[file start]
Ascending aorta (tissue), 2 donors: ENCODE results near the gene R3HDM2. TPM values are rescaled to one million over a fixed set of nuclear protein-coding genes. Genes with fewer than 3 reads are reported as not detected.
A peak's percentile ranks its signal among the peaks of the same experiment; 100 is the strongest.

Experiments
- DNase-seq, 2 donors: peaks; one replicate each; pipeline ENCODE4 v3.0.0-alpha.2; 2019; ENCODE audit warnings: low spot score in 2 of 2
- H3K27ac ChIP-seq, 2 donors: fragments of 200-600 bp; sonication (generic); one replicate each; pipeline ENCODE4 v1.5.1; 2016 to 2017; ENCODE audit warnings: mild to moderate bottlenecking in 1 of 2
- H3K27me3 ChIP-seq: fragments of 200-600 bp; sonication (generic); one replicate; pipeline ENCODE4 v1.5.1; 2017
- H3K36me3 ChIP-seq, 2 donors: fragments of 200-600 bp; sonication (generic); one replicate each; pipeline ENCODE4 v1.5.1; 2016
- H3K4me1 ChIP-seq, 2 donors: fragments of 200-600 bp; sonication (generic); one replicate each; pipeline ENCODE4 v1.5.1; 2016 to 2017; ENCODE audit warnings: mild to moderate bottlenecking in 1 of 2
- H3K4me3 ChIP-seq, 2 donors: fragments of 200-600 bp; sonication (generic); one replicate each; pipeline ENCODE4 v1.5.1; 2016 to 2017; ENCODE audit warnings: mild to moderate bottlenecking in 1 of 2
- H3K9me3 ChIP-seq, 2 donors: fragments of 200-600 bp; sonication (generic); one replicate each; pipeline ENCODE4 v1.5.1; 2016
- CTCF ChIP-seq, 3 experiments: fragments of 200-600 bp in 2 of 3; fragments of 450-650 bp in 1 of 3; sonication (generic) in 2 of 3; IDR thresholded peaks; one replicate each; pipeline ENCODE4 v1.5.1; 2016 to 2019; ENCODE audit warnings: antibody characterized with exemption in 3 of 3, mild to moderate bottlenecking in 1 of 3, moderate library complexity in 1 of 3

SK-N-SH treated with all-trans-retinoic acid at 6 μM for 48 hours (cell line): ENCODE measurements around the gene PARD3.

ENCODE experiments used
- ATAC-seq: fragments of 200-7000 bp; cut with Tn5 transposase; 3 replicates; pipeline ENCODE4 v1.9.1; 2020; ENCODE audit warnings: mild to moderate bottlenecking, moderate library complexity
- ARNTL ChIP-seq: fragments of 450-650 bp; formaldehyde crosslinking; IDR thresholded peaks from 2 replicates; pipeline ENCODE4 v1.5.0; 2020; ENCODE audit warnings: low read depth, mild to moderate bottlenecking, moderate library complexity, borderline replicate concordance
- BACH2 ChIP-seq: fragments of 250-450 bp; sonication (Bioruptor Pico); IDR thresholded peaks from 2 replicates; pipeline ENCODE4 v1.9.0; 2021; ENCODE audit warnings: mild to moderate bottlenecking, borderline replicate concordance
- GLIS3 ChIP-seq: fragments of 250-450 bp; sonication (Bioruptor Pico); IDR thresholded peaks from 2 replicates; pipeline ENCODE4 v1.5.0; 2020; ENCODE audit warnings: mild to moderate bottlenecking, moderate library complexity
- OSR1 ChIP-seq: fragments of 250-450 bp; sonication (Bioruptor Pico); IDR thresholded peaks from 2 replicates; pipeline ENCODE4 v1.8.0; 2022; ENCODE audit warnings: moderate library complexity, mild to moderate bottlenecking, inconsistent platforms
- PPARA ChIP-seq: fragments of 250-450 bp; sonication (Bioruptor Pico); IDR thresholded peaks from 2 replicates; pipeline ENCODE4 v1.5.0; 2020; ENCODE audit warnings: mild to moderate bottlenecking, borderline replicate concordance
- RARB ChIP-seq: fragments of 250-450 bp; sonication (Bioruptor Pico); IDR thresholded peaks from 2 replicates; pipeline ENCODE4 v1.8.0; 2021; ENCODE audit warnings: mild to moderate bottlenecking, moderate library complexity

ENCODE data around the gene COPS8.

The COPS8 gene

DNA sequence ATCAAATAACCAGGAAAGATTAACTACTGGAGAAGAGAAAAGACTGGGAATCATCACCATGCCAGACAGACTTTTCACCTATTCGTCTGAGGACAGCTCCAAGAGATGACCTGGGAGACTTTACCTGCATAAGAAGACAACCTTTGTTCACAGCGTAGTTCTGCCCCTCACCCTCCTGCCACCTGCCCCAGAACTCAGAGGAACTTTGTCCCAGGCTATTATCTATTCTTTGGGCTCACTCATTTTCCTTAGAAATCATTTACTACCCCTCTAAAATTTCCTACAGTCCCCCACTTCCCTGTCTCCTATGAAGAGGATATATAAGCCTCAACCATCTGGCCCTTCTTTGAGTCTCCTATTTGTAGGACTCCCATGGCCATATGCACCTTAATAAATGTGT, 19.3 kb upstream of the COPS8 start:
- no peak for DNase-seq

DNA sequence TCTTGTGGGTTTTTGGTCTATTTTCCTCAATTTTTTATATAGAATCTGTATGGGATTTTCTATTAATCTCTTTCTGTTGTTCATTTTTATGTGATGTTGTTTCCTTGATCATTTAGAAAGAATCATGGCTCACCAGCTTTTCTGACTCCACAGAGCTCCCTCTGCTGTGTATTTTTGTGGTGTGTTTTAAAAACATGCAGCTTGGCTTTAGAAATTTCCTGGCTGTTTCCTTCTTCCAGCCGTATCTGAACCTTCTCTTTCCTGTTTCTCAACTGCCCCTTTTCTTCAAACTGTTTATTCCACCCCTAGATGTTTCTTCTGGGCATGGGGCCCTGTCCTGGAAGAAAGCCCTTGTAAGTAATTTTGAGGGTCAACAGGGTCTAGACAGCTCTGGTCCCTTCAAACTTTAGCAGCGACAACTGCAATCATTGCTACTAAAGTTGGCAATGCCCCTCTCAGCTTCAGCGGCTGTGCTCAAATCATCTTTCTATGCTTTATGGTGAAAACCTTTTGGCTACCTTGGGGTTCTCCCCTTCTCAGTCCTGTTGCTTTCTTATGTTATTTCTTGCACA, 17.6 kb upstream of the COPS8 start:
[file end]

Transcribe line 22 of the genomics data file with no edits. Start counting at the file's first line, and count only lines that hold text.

The COPS8 gene